India has a condom problem

In India, social stigma is getting in the way of effective condom marketing -- and it’s hitting the industry hard.

December 14, 2017

Earlier this week, India’s Ministry of Information and Broadcasting deemed condom commercials “indecent” and altogether banned them from prime-time television.

The move isn’t just a blow to the country’s sex protection industry: it’s a clear example of how India’s traditional conservatism and its ballooning population are often at odds.

The country has a weird relationship with condoms

With 1.32B people, the country’s on pace to usurp China as the most populous nation on Earth in the next decade.

Since 1960, condom makers have pushed to appropriately market their wares with Bollywood stars and condoms that come in more flavor options than a Baskin Robbins ice cream freezer.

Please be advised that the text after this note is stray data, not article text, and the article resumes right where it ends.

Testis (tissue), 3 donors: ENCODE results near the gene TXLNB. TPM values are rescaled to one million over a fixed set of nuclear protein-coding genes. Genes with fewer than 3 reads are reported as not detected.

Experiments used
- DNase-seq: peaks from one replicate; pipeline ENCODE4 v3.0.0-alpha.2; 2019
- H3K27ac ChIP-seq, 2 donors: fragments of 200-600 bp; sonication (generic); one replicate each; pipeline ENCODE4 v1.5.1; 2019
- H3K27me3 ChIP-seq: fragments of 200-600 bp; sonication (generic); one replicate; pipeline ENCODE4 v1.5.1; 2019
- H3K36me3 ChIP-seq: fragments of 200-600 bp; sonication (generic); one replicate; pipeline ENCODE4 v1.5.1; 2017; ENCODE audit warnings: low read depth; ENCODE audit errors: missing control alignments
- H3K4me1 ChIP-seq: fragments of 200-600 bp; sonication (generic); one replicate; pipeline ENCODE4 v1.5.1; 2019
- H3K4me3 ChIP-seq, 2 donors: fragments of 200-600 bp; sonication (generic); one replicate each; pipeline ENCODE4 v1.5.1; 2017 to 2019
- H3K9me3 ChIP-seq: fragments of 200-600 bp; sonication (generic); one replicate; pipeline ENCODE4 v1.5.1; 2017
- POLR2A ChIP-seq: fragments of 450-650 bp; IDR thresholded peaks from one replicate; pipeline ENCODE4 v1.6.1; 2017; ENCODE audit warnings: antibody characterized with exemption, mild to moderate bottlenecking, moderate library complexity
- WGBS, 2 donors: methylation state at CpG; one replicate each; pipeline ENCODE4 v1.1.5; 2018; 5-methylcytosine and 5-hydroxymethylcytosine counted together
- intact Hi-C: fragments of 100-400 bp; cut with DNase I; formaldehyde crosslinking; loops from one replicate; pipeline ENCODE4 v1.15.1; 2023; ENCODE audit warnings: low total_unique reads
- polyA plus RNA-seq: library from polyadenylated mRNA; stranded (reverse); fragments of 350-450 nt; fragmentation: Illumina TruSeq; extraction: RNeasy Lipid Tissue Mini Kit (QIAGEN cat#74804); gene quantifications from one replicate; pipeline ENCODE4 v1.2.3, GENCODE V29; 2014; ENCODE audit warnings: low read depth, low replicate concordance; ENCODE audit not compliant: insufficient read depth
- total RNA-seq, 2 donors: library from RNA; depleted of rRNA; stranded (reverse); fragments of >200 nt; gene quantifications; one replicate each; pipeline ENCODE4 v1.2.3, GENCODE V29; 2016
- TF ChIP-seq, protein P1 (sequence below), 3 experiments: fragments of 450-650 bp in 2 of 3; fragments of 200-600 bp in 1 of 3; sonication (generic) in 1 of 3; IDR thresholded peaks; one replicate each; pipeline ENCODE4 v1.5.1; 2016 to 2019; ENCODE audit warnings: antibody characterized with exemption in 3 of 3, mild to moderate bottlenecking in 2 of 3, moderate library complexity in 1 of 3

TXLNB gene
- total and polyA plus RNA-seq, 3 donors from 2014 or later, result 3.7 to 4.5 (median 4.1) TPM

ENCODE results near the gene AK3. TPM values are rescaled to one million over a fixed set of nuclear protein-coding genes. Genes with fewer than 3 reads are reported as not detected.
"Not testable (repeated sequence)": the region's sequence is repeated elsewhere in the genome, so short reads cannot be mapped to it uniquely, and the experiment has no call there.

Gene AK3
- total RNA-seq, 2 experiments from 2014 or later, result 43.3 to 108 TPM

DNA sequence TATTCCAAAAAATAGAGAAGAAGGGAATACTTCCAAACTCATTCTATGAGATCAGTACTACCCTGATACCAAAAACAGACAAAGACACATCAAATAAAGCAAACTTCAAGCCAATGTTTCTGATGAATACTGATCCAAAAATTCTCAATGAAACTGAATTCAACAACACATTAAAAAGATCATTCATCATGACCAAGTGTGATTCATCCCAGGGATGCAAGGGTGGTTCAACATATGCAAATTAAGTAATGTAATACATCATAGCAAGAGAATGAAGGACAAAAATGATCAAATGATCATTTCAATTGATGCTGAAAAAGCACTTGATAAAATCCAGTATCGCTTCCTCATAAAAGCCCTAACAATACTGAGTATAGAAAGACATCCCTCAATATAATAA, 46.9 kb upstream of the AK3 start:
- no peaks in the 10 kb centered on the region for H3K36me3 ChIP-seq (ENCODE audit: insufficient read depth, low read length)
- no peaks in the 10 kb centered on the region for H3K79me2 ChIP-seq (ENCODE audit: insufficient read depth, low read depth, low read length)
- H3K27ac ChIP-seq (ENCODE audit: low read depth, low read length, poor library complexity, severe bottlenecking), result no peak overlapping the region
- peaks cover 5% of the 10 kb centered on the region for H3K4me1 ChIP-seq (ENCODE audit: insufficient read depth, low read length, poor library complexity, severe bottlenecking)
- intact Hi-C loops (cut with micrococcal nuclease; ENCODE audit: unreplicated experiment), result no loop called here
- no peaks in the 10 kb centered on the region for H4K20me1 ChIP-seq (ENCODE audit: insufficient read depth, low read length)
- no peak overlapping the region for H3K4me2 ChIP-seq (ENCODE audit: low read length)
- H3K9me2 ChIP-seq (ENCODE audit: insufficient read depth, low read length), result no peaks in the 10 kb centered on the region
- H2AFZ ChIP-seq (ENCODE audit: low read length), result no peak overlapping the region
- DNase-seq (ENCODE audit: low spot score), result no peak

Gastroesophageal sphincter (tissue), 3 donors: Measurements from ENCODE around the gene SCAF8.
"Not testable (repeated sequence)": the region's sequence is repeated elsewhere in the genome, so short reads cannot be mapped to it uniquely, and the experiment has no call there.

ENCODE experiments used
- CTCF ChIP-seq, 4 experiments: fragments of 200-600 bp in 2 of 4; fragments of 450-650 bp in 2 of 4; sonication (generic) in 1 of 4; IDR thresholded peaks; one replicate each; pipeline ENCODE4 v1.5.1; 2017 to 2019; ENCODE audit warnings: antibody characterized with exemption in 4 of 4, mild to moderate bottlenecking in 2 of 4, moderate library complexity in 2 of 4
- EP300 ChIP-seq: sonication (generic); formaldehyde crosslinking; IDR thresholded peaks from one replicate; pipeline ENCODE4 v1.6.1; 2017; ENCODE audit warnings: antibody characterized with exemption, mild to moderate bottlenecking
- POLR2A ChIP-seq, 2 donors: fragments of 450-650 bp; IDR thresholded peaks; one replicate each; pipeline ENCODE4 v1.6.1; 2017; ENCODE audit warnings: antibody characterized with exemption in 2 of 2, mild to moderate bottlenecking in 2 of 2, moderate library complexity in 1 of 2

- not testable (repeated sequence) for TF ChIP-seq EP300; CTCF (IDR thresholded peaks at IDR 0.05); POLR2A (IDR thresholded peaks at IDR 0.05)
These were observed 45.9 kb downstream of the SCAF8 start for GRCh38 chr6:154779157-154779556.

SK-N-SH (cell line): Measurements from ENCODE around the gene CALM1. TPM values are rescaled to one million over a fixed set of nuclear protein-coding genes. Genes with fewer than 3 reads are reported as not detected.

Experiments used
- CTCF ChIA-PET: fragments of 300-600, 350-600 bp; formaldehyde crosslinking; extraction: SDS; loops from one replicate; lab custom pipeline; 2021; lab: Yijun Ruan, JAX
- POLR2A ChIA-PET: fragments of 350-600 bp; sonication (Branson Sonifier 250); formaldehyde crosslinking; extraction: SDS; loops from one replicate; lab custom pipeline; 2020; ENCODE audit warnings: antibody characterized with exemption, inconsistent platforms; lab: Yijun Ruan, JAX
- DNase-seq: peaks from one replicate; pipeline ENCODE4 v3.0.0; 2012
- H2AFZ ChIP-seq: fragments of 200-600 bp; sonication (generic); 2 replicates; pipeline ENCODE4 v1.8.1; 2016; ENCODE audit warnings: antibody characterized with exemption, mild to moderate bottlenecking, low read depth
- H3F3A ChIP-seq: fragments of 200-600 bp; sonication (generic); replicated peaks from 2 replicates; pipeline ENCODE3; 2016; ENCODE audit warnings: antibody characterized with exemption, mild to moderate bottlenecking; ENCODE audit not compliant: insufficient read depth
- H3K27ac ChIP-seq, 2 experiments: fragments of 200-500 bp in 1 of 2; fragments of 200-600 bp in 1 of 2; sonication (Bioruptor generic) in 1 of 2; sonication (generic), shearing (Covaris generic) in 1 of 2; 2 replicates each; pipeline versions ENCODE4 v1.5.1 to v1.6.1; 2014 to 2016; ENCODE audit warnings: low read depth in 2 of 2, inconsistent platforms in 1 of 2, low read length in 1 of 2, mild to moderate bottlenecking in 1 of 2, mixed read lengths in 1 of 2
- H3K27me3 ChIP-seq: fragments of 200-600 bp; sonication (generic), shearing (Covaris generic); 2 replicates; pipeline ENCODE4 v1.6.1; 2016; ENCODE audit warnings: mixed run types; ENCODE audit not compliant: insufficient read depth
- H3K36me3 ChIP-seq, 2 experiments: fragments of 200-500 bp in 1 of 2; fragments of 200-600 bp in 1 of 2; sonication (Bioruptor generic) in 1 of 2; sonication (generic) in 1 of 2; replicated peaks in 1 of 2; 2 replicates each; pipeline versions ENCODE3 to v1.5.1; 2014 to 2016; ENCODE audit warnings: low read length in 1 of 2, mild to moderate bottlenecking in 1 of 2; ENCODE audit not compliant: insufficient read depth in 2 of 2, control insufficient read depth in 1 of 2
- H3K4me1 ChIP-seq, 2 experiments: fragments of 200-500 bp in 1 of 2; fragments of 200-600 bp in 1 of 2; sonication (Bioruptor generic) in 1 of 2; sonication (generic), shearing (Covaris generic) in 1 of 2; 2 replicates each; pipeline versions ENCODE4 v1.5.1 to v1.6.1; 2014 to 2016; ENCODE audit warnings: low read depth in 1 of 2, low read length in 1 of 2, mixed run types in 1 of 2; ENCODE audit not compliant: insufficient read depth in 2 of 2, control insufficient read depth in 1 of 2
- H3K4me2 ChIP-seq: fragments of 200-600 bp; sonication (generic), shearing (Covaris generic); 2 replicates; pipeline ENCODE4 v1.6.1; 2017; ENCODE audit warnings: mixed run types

But it’s all been for naught: today only 6% of Indian people use condoms (compared to 30% in European countries) — and over the past 8 years, condom use has actually declined by 52%…

So, advertisers have started getting more risqué

But recently, they took things a little too far: one ad featured an ex-porn star disrobing and beckoning a young man to bed on their wedding night.

India’s regulatory bodies (which skew culturally conservative) were aghast and quick to propose a ban. Now, all condom ads will only be on TV between the very unsexy marketing hours of 10PM and 6AM.

The country itself is split: While many rural residents still frown upon the open discussion of sex (safe or not), others argue that safe sex publicity — even if slightly crude — should be encouraged.

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